A few nights ago, I had the privilege of listening to a reading and lecture by Nathan McCall, a professor at Emory University, former journalist, and bestselling author. His new book, Them, describes the interaction of whites and blacks in a historic black neighborhood, The Old Fourth Ward, in Atlanta, GA.
Nathan McCall started to write the novel because he was interested in explaining a phenomenon happening in American cities: white inflight. After integration started in the 1950s, white people left the inner city to create all white suburbs outside the perimeters. Now, due to burdensome traffic and a desire for closer access to the commercial core, white people are moving back into the inner city. Though this is happening everywhere, from Harlem to Oakland, CA, Atlanta's Old Fourth Ward is an interesting case, as this neighborhood has historically been an all black neighborhood. Martin Luther King, Jr. grew up in the Old Fourth Ward on Auburn Avenue, and Auburn Avenue, once known as the 'richest negro street in the world' was the center of the Civil Rights Movement in Atlanta.
Though the book deals mainly with the white-monied/black-poor dichotomy, McCall does admit that the gentrification in inner cities is not happening solely as a result of 'white' inflight. Wealthy blacks are also moving into these areas, and are, according to McCall received in the much the same way that whites are.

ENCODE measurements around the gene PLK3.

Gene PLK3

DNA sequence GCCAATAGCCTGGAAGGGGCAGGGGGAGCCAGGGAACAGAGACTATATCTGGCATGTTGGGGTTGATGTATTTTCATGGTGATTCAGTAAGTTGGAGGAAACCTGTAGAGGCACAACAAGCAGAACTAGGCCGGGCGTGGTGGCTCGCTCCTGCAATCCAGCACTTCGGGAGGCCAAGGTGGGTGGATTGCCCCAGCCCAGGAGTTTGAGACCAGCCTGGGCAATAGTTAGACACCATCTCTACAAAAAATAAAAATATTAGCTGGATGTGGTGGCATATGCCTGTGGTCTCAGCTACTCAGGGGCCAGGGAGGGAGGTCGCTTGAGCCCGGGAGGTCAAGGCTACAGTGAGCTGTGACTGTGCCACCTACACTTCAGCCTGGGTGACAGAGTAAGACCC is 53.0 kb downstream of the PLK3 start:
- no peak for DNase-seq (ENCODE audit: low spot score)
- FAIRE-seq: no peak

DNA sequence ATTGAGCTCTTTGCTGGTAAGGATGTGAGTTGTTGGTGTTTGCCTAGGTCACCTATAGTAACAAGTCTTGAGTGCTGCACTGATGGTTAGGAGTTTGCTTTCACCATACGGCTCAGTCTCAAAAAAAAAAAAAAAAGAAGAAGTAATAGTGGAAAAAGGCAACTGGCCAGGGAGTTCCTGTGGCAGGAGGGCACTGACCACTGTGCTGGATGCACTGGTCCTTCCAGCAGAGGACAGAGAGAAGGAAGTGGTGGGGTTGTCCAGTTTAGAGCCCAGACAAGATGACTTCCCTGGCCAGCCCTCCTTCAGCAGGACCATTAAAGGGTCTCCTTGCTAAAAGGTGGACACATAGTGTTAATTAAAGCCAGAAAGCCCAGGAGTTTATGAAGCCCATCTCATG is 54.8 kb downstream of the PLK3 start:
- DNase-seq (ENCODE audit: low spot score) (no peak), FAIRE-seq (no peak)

McCall's real message, both in the book and from his lecture stand, is one of maintaining diversity. As inner cities become wealthier, aspects of in-town life will improve for everyone: better schools, cleaner,safer streets, more diversions, but McCall believes that this doesn't have to happen at the expense of the poor people. It is not necessary for poor people to move in order for the inner city to improve, which, he argues, many people believe. McCall urges city planners and city politicians to make a commitment to including low income housing in their development plans.